Is it hump day yet? Even camels are working overtime, the AP reported, as Qatar welcomes more than a million fans for the month-long World Cup. Handlers are cashing in on the opportunity, forcing the animals to give 15 or 20—even 40 rides—without a break. Sometimes, when they’re tired, they simply refuse to stand up and get to work. We feel you, camels.

Mesaieed, Qatar (AP) — Shaheen stretched out on the sand and closed his eyes, but there was little time to rest for the camel. World Cup fans coming in droves to the desert outside Doha were ready for their perfect Instagram moment: riding a camel on the rolling dunes.

As Qatar welcomes more than a million fans for the monthlong World Cup, even its camels are working overtime. Visitors in numbers the tiny emirate has never before seen are rushing to finish a bucket list of Gulf tourist experiences between games: ride on a camel’s back, take pictures with falcons and wander through the alleyways of traditional markets.

On a recent Friday afternoon, hundreds of visitors in soccer uniforms or draped in flags waited for their turn to mount the humpbacked animals. Camels that did not rise were forced up by their handlers. When one camel let out a loud grunt, a woman from Australia shrieked, “it sounds like they’re being violated!” Nearby, a group of men from Mexico dressed in white Qatari thobes and headdresses took selfies.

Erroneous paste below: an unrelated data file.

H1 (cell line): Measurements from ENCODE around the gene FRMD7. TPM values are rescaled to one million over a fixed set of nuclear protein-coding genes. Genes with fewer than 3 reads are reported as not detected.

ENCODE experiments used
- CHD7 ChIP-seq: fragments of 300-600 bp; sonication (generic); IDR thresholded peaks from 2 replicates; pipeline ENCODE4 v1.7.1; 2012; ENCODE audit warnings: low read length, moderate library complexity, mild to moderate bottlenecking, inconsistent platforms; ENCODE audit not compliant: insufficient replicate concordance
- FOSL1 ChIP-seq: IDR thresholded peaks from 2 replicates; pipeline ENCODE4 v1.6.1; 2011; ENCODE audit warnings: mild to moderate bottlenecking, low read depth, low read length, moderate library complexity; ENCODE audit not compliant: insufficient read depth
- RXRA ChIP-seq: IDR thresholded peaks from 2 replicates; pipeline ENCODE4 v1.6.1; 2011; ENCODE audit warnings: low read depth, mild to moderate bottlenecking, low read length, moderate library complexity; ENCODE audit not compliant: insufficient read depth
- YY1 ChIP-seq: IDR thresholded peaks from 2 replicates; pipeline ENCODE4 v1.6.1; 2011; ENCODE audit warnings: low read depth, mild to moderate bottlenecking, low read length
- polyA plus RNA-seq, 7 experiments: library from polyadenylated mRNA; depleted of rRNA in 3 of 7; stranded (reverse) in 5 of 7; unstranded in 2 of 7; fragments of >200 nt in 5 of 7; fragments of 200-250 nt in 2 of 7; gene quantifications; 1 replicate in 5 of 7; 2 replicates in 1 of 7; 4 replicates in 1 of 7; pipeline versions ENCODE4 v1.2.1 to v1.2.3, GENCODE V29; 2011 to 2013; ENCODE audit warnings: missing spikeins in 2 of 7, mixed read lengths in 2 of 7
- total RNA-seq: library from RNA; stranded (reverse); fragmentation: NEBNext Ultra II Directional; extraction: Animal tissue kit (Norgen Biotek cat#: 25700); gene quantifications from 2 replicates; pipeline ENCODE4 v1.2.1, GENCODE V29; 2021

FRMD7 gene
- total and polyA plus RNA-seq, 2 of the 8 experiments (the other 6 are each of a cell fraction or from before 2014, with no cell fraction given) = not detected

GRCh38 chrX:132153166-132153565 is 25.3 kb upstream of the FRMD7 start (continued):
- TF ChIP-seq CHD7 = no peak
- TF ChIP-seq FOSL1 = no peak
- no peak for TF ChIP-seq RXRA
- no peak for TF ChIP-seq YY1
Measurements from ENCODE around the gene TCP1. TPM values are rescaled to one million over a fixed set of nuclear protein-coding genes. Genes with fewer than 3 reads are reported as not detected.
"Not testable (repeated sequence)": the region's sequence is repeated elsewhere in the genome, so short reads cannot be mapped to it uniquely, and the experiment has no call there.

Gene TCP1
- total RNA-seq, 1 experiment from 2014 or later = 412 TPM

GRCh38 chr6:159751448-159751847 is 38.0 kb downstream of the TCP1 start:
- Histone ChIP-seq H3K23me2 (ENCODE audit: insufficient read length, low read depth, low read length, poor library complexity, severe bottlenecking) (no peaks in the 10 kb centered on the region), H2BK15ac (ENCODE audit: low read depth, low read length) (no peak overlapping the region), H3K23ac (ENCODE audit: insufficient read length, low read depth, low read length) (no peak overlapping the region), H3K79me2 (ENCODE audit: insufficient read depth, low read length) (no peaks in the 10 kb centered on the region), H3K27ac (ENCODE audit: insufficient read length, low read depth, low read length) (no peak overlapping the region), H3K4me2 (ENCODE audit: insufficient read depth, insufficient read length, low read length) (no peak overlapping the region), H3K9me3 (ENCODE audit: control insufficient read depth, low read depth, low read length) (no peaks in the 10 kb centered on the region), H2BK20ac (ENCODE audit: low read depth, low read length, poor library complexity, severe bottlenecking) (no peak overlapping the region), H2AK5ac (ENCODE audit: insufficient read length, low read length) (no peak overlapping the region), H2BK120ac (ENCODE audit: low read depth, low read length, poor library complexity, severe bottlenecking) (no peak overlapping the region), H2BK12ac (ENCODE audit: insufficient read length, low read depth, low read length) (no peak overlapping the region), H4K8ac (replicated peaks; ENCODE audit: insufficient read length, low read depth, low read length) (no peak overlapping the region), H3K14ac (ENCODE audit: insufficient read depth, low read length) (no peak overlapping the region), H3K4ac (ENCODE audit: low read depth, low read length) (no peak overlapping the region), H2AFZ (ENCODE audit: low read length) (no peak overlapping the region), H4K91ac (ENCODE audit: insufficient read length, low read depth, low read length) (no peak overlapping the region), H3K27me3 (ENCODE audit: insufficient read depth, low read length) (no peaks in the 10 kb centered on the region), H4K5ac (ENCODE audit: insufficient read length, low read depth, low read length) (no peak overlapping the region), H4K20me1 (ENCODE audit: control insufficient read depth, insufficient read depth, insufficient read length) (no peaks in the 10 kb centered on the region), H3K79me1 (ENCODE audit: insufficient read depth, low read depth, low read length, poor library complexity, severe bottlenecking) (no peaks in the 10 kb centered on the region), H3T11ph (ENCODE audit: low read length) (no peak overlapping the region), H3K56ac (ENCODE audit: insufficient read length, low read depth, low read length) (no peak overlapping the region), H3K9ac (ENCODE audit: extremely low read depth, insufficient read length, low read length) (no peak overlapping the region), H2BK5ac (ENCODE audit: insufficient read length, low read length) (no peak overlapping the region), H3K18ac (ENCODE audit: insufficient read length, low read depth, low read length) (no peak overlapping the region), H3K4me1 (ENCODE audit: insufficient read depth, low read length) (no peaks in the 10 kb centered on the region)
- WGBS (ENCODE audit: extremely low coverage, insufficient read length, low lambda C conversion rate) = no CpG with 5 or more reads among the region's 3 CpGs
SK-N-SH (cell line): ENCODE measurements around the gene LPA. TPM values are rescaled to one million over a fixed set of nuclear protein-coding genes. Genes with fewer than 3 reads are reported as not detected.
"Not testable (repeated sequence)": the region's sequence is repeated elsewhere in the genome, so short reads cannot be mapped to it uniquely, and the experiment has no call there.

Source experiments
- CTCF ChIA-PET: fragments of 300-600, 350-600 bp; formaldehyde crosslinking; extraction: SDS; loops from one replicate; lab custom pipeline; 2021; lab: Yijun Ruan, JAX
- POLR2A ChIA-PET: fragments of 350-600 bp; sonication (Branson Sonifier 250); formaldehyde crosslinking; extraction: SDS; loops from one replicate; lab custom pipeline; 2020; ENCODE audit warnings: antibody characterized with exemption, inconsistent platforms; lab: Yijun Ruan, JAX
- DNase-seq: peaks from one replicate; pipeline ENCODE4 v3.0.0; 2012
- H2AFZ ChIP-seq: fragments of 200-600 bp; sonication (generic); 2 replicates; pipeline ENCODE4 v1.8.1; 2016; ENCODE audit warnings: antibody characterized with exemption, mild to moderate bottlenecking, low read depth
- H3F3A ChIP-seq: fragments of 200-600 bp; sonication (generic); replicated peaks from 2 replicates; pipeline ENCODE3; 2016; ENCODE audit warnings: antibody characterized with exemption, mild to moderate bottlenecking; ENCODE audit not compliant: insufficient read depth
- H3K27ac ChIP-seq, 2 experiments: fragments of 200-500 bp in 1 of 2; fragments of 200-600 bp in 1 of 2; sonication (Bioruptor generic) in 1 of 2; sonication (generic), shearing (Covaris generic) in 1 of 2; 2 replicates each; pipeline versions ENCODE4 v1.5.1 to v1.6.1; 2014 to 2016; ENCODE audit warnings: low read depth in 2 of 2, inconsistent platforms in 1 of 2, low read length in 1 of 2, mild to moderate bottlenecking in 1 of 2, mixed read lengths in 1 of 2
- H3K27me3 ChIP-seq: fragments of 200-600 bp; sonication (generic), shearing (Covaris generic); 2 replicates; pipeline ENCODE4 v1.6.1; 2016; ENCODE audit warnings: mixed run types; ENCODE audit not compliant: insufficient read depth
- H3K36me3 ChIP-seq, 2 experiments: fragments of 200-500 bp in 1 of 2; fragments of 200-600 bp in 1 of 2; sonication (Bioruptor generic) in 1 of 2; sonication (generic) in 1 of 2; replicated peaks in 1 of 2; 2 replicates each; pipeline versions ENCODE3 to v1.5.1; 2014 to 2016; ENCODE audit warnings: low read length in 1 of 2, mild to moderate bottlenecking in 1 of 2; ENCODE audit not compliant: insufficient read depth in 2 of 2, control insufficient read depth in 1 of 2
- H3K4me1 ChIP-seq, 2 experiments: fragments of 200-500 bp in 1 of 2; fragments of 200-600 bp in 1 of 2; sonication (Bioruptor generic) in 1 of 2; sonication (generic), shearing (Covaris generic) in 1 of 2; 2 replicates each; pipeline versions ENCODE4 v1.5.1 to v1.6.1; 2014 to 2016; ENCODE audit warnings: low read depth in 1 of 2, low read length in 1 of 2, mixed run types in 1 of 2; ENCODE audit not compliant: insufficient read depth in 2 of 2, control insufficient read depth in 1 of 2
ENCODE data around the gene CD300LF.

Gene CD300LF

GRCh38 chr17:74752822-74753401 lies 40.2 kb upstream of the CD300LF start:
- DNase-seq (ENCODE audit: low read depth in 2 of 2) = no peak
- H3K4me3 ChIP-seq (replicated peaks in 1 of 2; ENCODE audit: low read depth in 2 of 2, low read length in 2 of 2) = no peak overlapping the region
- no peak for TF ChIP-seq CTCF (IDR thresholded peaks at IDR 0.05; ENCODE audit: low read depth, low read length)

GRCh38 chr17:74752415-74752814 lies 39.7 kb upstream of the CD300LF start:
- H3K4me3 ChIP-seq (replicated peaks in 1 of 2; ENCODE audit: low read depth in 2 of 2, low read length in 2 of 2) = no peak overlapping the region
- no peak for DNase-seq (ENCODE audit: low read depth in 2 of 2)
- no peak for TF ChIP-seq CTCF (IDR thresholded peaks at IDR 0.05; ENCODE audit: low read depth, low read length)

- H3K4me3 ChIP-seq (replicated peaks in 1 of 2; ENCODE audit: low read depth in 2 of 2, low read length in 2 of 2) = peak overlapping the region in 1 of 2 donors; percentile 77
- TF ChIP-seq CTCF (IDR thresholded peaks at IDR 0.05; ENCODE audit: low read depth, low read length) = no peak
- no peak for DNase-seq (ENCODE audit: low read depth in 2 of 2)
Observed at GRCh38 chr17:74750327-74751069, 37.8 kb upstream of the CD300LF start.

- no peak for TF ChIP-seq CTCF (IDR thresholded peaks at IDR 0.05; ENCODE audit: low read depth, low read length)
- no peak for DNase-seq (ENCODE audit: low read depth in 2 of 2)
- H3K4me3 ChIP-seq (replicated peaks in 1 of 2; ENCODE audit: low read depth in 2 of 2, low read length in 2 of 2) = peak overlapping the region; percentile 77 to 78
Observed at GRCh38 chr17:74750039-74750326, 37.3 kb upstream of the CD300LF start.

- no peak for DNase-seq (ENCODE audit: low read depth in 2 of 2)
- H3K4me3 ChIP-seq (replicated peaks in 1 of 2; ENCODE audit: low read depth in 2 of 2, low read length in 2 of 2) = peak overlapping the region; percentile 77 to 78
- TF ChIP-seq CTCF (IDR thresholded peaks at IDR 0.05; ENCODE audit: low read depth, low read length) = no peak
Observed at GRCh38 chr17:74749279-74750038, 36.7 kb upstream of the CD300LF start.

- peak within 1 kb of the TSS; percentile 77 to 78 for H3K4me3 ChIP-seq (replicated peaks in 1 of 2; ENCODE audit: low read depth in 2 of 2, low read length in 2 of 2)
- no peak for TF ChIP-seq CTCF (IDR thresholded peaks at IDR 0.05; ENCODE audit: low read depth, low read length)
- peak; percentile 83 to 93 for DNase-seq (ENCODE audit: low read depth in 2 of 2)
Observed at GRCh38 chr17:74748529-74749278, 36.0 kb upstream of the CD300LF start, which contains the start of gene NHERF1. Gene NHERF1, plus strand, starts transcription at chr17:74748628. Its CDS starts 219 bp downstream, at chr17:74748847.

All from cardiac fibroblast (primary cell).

“It’s really an amazing feeling because you feel so tall,” 28-year-old Juan Gaul said after his ride. The Argentine fan was visiting Qatar for a week from Australia.

Cashing in on the opportunity are the animals’ handlers who, thanks to the World Cup, are making several times more than they normally would.

“There’s a lot of money coming in,” said Ali Jaber al Ali, a 49 year-old Bedouin camel herder from Sudan. “Thank god, but it’s a lot of pressure.”

Al Ali came to Qatar 15 years ago but has worked with camels since he was a child. On an average weekday before the World Cup, Al Ali said his company would offer around 20 rides per day and 50 on weekends. Since the World Cup started, Al Ali and the men he works with are providing 500 rides in the morning and another 500 in the evening. The company went from having 15 camels to 60, he said.

“Tour guides want to move things fast,” Al Ali said, “so they add pressure on us.”

As crowds formed around them, many camels sat statue-like with cloth muzzles covering their mouths and bright saddles on their bodies. The smell of dung filled the air…

Al Ali said he knows when an animal is tired — usually if it refuses to get up or sits back down after rising to its feet. He can identify each camel by its facial features.

“I am a Bedouin. I come from a family of Bedouins who care for camels. I grew up loving them,” Al Ali said.

But the sudden rise in tourists means there’s less time to rest between rides, he said. A short ride lasts just 10 minutes while longer ones run 20 to 30 minutes long.

Normally, Al Ali said a camel can rest after five rides. “Now, people are saying we can’t wait … because they have other plans they need to go to in the middle of the desert,” he said.

Since the World Cup started, the animals are taken for 15 to 20 — sometimes even 40 rides — without a break.

Al Ali’s day starts around 4:30 a.m., when he feeds the animals and gets them ready for customers. Some tourists have been arriving at dawn, he said, hoping to get the perfect sunrise shot, “so we have to work with them and take photos for them.”

From midday until 2 p.m, both handlers and camels rest, he said. “Then we start getting ready for the afternoon battle.”

But not every visitor has been taken by the experience.